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Subject RE: cvs commit: apache-2.0/src/main iol_socket.c
Date Thu, 06 Jul 2000 20:51:27 GMT
On Thu, 6 Jul 2000, William A. Rowe, Jr. wrote:

> But this doesn't answer the fundemental issue that some sockets
> providers will or won't support sendfile on a run-time-tested
> basis... Win32 for certain, and perhaps others.

This all goes back to how does APR work.  Is it run-time or compile-time
based.  Everytime this question has come up, we have had the same
answer.  APR makes decisions about what to support at compile time, unless
it can't, at which point it makes them at run-time.  

Since all Windows platforms use the same projects, they all define
APR_HAS_SENDFILE to be true.  If the actual machine doesn't have sendfile,
then ap_sendfile will return APR_ENOTIMPL at this point, and Apache will
have to deal with it.  But Apache will have to deal with that case
anyway, because if a Unix machine doesn't support sendfile, and
iol->sendfile is called we will return APR_ENOTIMPL.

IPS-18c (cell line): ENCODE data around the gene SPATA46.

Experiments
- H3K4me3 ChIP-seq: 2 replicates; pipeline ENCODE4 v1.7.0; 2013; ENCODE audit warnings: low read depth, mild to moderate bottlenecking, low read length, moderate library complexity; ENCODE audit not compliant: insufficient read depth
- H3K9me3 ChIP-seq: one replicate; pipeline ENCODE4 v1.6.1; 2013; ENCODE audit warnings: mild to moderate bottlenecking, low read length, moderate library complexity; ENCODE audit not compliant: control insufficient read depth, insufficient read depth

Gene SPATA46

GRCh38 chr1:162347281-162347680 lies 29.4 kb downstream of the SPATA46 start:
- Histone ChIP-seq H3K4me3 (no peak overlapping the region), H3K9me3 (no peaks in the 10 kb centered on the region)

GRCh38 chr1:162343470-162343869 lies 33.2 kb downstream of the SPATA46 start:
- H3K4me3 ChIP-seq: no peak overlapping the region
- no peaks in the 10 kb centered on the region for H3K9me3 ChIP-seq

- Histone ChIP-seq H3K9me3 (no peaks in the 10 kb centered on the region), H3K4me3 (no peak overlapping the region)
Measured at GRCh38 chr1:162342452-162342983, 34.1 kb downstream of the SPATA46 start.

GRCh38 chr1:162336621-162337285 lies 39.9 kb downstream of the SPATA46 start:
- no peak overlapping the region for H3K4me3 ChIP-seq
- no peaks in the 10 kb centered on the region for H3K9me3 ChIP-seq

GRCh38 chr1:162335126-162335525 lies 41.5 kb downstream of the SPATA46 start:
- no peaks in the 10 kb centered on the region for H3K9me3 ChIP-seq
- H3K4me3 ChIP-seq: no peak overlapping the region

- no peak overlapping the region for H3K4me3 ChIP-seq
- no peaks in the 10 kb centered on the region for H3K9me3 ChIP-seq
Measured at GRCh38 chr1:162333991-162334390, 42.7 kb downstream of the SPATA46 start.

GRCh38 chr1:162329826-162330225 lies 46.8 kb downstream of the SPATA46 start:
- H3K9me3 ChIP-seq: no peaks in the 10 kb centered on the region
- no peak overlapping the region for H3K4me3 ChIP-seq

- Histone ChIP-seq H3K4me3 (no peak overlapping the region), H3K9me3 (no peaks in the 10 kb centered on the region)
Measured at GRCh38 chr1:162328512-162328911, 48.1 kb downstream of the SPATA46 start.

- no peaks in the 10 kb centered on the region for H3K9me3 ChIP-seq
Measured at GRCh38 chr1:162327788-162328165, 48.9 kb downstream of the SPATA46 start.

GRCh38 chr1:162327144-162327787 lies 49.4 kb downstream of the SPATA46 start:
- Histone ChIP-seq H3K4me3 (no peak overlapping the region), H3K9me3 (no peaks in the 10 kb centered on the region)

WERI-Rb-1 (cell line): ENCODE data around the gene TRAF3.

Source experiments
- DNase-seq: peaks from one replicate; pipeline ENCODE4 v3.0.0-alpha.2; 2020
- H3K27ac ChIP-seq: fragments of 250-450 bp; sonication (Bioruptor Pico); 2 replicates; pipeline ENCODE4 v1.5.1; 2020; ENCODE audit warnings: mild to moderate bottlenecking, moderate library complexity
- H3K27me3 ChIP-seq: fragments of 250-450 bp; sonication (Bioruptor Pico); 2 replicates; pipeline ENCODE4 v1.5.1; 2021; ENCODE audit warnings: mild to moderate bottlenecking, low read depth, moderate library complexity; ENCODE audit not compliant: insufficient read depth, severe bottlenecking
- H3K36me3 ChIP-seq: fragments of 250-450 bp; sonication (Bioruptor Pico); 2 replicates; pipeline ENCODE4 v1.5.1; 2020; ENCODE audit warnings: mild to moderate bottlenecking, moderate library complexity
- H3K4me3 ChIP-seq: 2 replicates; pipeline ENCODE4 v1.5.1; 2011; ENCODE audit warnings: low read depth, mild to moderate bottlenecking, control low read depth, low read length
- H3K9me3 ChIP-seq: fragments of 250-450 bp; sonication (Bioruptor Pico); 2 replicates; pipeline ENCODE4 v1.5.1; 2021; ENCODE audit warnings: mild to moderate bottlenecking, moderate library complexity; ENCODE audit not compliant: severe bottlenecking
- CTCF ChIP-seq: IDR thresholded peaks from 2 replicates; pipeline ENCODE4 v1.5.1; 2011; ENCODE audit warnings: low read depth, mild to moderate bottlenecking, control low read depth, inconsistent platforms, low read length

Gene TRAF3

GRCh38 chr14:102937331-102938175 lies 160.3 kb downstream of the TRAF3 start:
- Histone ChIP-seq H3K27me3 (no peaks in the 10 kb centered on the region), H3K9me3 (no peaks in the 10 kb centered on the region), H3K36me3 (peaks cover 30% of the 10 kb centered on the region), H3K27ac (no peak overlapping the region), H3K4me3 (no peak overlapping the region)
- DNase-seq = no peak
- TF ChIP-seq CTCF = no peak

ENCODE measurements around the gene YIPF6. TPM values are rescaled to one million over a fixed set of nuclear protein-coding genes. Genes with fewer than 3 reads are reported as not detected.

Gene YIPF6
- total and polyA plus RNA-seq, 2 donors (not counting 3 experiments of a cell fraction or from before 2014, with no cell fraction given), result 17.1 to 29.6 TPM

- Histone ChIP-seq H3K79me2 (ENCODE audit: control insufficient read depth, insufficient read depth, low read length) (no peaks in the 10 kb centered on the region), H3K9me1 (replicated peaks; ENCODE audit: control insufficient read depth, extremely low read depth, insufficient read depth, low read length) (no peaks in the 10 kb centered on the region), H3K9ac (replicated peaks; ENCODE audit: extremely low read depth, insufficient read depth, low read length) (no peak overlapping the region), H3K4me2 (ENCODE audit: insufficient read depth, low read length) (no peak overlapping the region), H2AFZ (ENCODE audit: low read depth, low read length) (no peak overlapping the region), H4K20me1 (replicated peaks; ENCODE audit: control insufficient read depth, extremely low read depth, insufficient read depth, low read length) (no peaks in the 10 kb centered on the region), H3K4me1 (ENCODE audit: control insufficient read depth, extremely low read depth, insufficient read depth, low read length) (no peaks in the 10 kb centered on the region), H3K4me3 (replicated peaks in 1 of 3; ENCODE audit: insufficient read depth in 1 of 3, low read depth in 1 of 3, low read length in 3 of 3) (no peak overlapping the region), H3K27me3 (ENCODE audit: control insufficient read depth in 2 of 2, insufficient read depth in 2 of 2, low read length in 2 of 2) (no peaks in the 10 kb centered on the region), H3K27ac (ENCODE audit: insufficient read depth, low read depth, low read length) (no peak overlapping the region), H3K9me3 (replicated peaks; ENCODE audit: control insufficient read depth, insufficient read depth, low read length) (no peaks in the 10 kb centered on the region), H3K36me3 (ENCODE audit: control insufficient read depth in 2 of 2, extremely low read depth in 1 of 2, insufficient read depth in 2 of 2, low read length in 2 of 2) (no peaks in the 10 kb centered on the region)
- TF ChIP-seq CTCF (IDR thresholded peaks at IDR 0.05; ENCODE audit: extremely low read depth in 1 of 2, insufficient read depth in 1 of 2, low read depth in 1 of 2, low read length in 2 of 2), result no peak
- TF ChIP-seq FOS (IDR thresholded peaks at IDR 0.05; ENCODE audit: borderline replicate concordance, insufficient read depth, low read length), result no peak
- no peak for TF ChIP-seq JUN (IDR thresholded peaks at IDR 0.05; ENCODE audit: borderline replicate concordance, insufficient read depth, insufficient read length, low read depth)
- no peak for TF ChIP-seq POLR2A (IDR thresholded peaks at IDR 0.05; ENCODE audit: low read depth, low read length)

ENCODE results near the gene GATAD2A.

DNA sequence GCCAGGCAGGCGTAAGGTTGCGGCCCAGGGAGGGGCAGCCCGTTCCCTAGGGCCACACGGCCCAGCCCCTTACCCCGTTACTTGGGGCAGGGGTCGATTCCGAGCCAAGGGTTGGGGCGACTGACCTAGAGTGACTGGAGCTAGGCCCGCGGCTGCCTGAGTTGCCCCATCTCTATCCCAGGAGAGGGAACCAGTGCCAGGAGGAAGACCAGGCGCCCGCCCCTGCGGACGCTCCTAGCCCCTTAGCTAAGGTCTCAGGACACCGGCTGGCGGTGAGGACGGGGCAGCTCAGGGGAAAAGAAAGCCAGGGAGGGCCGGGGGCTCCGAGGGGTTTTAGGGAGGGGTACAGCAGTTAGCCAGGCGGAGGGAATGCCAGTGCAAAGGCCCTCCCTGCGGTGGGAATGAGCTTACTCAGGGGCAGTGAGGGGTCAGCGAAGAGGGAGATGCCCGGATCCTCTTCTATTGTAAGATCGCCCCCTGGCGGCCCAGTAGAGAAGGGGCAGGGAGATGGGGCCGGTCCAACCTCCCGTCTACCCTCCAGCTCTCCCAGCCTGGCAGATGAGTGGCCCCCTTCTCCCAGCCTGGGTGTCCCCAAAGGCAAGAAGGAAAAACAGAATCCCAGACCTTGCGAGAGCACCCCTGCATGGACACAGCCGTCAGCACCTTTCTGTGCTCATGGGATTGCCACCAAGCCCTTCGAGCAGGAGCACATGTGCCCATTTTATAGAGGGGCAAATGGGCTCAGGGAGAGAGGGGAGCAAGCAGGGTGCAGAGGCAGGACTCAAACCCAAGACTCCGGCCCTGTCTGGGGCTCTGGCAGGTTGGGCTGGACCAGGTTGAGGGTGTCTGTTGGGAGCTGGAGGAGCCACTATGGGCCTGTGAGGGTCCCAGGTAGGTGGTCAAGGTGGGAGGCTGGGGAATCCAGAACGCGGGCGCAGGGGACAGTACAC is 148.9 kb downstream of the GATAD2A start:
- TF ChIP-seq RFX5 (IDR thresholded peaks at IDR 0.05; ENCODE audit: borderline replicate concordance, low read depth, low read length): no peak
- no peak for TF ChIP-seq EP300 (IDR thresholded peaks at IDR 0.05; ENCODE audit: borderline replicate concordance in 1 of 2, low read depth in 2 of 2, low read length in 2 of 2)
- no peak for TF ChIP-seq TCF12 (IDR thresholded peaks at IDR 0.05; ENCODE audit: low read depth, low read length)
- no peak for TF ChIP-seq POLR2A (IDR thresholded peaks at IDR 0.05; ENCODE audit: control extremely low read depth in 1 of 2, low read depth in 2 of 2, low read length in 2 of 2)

Windows NT and 2000 support sendfile, so they will return APR_SUCESS, and
actually write the data.  Windows 95/98 don't, so they will return
APR_ENOTIMPL.  Their performance will not be quite as good, but it won't
be that bad, because they won't actually DO anything.

Any other platform that makes decisions at run-time instead of compile
time will have problems using autoconf, so they will have to define their
own apr.h, at which point they can decide whether their base platform
should have APR_HAS_SENDFILE on or off.

Does that make sense?


> I proposed a test (ugly, certainly) for ((iol_socket *)viol)->sock
> or returning APR_ENOTIMPL if it's null, with a macro for
> APR_MAY_HAVE_SENDFILE (ugly, again).  That would avoid the runtime
> test for platforms that are known supporters or disavowers of 
> sendfile.

Ryan Bloom               
406 29th St.
San Francisco, CA 94131

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